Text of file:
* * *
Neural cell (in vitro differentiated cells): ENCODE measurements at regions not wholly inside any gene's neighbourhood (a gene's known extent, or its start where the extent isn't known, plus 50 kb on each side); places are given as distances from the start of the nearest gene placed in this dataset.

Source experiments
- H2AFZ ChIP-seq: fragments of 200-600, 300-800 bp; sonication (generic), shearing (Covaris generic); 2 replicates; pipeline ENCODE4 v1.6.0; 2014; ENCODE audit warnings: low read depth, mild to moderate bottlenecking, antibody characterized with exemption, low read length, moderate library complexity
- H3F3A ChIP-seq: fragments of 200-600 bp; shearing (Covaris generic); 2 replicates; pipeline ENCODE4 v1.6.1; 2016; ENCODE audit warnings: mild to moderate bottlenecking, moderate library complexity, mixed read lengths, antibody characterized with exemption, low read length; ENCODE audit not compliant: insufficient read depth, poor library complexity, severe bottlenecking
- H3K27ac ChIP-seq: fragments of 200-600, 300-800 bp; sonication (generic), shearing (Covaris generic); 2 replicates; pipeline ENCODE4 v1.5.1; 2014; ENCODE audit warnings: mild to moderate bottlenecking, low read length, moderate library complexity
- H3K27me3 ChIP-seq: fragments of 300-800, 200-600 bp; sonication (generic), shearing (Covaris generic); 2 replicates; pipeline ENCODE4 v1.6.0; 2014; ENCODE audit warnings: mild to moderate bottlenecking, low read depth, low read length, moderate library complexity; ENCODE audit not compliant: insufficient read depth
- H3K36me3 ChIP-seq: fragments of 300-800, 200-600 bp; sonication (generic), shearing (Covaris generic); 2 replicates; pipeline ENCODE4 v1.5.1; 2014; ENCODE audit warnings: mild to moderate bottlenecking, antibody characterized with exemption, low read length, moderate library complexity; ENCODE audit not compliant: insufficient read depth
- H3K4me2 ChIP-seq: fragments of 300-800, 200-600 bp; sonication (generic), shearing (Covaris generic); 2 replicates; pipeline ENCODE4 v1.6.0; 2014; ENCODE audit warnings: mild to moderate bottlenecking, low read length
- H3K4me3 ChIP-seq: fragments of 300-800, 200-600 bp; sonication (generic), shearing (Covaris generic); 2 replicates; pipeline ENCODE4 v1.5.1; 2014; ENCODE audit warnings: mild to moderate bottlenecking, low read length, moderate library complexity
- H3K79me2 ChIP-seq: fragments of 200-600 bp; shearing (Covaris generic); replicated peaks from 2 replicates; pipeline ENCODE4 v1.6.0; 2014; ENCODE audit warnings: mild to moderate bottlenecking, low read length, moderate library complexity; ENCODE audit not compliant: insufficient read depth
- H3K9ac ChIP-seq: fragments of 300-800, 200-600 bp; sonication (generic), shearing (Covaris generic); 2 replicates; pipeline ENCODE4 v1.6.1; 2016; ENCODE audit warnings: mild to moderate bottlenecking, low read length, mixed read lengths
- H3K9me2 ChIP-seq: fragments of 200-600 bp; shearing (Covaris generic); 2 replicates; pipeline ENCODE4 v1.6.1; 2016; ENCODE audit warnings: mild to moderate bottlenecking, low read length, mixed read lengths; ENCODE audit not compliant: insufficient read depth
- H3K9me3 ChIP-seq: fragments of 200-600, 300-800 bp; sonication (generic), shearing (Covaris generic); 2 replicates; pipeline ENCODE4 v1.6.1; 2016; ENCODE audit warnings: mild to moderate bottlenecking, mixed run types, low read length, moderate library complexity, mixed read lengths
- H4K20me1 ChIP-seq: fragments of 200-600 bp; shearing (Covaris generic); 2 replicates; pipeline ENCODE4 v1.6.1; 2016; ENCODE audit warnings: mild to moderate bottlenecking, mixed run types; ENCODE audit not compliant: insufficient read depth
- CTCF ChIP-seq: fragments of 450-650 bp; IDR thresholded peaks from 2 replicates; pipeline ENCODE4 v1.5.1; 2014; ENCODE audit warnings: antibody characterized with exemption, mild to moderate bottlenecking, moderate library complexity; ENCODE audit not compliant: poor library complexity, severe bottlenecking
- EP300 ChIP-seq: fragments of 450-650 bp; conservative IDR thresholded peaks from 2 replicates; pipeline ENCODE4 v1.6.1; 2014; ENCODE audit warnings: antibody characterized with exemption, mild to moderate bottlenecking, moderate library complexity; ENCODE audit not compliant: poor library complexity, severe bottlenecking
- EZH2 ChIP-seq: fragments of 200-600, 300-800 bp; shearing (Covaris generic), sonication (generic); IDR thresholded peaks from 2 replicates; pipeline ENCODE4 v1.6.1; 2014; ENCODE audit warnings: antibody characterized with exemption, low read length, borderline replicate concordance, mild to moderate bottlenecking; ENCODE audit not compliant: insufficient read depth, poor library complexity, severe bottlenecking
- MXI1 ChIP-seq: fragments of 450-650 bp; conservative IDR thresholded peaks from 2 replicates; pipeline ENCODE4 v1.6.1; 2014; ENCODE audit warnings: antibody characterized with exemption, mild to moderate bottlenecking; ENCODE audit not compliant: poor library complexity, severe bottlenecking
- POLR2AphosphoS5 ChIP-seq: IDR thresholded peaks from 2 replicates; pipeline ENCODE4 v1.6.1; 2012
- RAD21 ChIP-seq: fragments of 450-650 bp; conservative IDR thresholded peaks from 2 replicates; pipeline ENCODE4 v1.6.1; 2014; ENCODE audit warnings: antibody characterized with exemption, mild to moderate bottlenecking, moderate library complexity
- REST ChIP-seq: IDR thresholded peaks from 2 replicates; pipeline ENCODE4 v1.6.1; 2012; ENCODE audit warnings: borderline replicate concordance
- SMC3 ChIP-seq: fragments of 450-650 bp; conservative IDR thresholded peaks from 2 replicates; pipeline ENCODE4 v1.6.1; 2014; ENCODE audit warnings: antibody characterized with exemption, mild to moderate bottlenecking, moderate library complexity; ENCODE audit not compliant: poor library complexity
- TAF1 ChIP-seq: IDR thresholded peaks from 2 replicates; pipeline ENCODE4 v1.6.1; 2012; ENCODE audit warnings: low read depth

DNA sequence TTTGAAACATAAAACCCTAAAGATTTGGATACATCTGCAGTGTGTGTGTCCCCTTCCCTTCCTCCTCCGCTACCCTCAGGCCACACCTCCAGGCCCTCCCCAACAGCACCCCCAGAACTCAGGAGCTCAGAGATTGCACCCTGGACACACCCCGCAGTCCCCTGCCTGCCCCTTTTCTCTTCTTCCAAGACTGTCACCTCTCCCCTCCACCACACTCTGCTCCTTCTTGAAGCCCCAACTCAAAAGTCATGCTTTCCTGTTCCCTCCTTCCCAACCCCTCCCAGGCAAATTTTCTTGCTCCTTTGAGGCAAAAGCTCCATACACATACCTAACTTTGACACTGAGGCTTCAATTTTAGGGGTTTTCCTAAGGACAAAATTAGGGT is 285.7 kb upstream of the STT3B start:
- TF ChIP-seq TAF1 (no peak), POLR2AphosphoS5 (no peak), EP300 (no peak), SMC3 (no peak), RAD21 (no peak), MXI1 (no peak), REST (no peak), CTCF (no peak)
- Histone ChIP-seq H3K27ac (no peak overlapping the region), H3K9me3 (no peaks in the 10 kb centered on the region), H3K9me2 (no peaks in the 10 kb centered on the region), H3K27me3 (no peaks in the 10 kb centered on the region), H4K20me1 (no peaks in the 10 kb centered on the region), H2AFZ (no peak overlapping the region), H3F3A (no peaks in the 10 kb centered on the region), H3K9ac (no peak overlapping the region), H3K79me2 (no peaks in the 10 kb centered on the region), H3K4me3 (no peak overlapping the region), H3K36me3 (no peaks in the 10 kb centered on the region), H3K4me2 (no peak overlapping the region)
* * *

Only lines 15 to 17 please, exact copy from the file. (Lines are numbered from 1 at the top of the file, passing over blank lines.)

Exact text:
- CTCF ChIP-seq: fragments of 450-650 bp; IDR thresholded peaks from 2 replicates; pipeline ENCODE4 v1.5.1; 2014; ENCODE audit warnings: antibody characterized with exemption, mild to moderate bottlenecking, moderate library complexity; ENCODE audit not compliant: poor library complexity, severe bottlenecking
- EP300 ChIP-seq: fragments of 450-650 bp; conservative IDR thresholded peaks from 2 replicates; pipeline ENCODE4 v1.6.1; 2014; ENCODE audit warnings: antibody characterized with exemption, mild to moderate bottlenecking, moderate library complexity; ENCODE audit not compliant: poor library complexity, severe bottlenecking
- EZH2 ChIP-seq: fragments of 200-600, 300-800 bp; shearing (Covaris generic), sonication (generic); IDR thresholded peaks from 2 replicates; pipeline ENCODE4 v1.6.1; 2014; ENCODE audit warnings: antibody characterized with exemption, low read length, borderline replicate concordance, mild to moderate bottlenecking; ENCODE audit not compliant: insufficient read depth, poor library complexity, severe bottlenecking